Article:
Radebeul–Radeburg railway

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Radebeul–Radeburg railway
Radebeul Loessnitzdackel.jpg
Train on the Radebeul–Radeburg railway leaving Radebeul East station
TypeNarrow gauge railway
TerminiRadebeul East
Line number6970
OpenedSeptember 14, 1884
Operator(s)Royal Saxon State Railways, Deutsche Reichsbahn, DR, Saxon Steam Railway Company
Line length16.49 km (10.25 mi)
Track gauge750 mm (2 ft 5 12 in)
Minimum radius75 m (246.1 ft)
Operating speed30 km/h (19 mph)
Maximum incline16.6 or 1.66 %
Route number509, 12501
Route map

Streckenkarte Loessnitztalbahn.png

0.00 Radebeul Ost station
1.60 "Weißes Roß"
2.84 Niederlößnitz power plant siding
3.51 Lößnitzgrund valley
4.75 Friedewald Haltepunkt
6.13 Friedewald Bad
8.58 Moritzburg
10.31 Cunnertswalde
11.57 Bärnsdorf
13.86 Berbisdorf
15.16 Berbisdorf-Anbau
15.98 Chamotte plant siding
16.01 Radeburg South Jcn
17.92 Radeburg South
16.28 Glassworks siding
16.55 Radeburg
to Reichsautobahn works (to 1938)
18.08 Radeburg North
(Connection to North Saxon Railway)

The Radebeul–Radeburg railway, also known as the Lößnitzgrundbahn ("Lössnitz Valley Railway"[1]) and locally nicknamed the Lößnitzdackel (Lößnitz Dachshund), is a 750 mm (2 ft 5 12 in) gauge narrow gauge steam-hauled railway in the outskirts of Dresden, Germany. It should not be confused with the Lößnitz Tramway, known in German as the Lößnitzbahn or the Lößnitzschaukel, which was a metre gauge interurban tramway that connected Dresden with Radebeul.

Primarily a tourist attraction, the Radebeul–Radeburg railway maintains a year-round timetable and runs between Radebeul East station on the main Deutsche Bahn line between Dresden and Meissen and the small towns of Moritzburg and Radeburg north of Dresden. Scheduled traffic on the line is maintained by Sächsische Dampfeisenbahngesellschaft mbH (former BVO Bahn), using steam locomotives built in the 1950s.

Older trains, using engines and cars built in the late 19th and early 20th century, are maintained by the non-profit Traditionsbahn Radebeul. The older trains operate on the line for special events.


On 12 September 2009, two steam-hauled passenger trains were involved in a head-on collision between Friedewald Bad and Friedewald stations. A total of 121 people were injured, four seriously.[2]

In early 2011, it was reported that proposed budgetary cuts on the Saxon narrow gauge lines may involve the closure of the section of this line from Moritzburg to Radeburg. The section between Radebeul and Moritzburg carries a significant number of tourists visiting Schloss Moritzburg, but the remaining 8 kilometres (5.0 mi) onward to Radeburg is less used. An alternative proposal was to serve this section with a railcar, allowing a more frequent service as far as Moritzburg without needing additional steam trains.[3]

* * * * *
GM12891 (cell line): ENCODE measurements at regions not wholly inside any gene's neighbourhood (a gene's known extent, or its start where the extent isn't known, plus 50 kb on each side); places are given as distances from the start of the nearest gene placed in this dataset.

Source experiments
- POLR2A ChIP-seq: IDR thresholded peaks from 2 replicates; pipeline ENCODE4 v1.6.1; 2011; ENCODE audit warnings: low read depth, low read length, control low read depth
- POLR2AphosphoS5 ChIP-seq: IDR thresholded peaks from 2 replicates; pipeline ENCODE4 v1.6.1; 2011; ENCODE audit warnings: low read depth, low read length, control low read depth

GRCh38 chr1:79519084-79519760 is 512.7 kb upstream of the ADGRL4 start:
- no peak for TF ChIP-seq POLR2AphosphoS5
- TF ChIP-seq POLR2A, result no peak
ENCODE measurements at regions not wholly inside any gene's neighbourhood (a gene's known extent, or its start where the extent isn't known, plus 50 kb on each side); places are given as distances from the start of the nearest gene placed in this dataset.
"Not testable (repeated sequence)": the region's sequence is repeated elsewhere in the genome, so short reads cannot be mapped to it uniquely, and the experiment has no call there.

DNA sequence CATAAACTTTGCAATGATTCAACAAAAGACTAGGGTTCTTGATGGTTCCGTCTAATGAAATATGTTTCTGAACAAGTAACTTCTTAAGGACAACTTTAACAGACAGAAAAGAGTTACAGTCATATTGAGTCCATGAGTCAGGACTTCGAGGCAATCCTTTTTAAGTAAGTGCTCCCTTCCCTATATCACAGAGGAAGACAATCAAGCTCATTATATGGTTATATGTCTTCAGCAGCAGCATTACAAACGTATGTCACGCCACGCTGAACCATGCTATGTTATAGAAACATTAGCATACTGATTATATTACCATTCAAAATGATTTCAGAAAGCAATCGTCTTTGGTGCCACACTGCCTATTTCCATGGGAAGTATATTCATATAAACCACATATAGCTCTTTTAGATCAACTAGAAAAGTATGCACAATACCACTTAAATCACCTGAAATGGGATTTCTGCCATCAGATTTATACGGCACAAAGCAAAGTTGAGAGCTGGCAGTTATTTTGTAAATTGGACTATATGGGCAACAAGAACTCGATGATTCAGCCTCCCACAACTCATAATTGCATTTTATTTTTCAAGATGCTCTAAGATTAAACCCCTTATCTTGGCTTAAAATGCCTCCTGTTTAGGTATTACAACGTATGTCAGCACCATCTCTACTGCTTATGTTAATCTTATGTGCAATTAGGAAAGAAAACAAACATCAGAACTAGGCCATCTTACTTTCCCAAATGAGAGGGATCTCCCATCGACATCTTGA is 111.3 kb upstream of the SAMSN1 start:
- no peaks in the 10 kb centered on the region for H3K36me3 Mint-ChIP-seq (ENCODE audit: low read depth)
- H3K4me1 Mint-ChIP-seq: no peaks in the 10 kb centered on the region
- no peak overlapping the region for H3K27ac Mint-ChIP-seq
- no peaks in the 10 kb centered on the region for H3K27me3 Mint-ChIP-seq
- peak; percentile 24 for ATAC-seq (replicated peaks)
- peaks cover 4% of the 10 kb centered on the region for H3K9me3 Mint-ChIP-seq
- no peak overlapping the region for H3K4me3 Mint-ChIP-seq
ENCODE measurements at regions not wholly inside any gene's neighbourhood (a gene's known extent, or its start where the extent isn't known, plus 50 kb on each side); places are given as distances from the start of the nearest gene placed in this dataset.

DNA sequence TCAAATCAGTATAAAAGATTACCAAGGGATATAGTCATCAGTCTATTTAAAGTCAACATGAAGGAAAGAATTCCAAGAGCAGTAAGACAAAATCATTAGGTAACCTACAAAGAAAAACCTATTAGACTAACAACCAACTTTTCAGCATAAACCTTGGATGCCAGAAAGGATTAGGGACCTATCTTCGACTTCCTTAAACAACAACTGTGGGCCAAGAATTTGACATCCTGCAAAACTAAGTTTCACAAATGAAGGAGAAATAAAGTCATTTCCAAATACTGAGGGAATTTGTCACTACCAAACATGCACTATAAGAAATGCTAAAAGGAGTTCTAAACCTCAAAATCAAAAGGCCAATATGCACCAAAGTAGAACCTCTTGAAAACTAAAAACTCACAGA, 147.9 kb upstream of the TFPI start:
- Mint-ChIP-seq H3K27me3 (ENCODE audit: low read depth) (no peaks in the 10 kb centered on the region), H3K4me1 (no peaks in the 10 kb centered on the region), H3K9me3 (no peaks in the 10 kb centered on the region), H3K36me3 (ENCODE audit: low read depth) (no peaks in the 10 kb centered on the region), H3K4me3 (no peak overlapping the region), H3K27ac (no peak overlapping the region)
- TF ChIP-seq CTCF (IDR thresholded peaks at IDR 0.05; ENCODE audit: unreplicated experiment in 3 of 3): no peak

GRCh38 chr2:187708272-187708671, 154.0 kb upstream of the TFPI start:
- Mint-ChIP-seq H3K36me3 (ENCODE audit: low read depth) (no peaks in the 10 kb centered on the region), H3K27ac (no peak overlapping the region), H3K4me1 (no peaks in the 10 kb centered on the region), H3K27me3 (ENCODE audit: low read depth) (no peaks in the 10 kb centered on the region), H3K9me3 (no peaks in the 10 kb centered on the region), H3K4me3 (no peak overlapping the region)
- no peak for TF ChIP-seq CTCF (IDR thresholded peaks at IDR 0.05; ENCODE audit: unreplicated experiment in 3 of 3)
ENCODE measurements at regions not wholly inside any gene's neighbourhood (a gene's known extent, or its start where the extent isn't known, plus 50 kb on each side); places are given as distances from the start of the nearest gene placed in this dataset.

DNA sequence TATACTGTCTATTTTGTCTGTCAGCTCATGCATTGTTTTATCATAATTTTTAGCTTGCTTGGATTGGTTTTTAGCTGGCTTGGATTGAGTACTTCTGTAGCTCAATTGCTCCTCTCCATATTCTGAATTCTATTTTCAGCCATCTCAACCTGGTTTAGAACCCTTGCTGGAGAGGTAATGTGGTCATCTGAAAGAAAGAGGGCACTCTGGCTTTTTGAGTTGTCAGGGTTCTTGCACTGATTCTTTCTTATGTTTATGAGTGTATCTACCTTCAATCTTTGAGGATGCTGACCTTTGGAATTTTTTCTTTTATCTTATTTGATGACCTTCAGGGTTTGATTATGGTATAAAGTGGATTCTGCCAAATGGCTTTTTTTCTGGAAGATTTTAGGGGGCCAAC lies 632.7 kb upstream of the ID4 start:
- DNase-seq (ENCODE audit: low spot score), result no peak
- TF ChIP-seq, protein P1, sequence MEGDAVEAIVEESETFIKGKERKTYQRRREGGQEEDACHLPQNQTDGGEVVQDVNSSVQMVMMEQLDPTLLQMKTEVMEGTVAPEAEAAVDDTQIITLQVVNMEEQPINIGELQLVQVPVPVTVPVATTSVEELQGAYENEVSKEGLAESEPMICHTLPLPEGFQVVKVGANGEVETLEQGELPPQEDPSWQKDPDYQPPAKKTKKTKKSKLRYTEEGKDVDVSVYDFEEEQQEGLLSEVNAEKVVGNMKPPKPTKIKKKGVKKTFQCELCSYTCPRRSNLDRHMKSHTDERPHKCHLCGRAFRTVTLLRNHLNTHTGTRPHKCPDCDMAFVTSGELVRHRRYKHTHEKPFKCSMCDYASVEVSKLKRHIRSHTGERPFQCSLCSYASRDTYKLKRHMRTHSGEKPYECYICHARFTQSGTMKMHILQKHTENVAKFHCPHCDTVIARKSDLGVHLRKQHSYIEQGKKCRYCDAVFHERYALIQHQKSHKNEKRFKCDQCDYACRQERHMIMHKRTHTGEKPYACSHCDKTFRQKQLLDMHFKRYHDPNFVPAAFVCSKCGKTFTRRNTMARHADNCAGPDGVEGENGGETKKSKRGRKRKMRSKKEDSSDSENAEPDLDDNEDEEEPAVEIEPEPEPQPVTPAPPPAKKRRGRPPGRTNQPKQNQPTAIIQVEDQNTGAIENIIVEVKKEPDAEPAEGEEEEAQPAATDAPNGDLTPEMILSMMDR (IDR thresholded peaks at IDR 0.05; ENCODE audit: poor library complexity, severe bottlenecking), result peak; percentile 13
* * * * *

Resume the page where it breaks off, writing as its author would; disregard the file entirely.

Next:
Train at the 100 year anniversary in 1984
In the Lößnitz valley
Train leaving Radebeul
Steam locomotive No. 99 777, built in 1953 by VEB Lokomotivbau Karl Marx Babelsberg (LKM), photographed in 2012 pulling an excursion train at Moritzburg

List Of Locomotives[edit]

No. Power Type Loco Type/Class Year Built Axel Arrangement Current Status
99 608 Steam Saxon IV-K 1921 0-4-4-0 In service (Special trains only)
99 713 Steam Saxon VI-K 1927 0-10-0T Refurbishment
99 747 Steam DRG Class 99.73-76 1933 2-10-2T In Service
99 761 Steam DRG Class 99.73-76 1933 2-10-2T In Service
99 762 Steam DRG Class 99.73-76 1933 2-10-2T In Service
99 775 Steam DR Class 99.77-79 1953 2-10-2T Not in Service
99 777 Steam DR Class 99.77-79 1953 2-10-2T In Service
99 778 Steam DR Class 99.77-79 1953 2-10-2T Not in Service
99 779 Steam DR Class 99.77-79 1953 2-10-2T Not in Service
99 789 Steam DR Class 99.77-79 1957 2-10-2T Not in Service
L45H-358 Diesel FAUR L45H 1969 Bo-Bo (B’B’) In Service


  1. ^ Saxon Elbe Region Archived 2013-04-11 at the Wayback Machine at www.dresden.de. Accessed on 14 Mar 2013.
  2. ^ "Schmalspur-Loks fahren frontal aufeinander" (in German). Mitteldeutsche Zeitung. Retrieved 2 October 2009.
  3. ^ Fender, Keith (February 2011). "Partial closure for Lößnitzgrundbahn". Today's Railways. Platform 5 Publishing Ltd. p. 61.

External links[edit]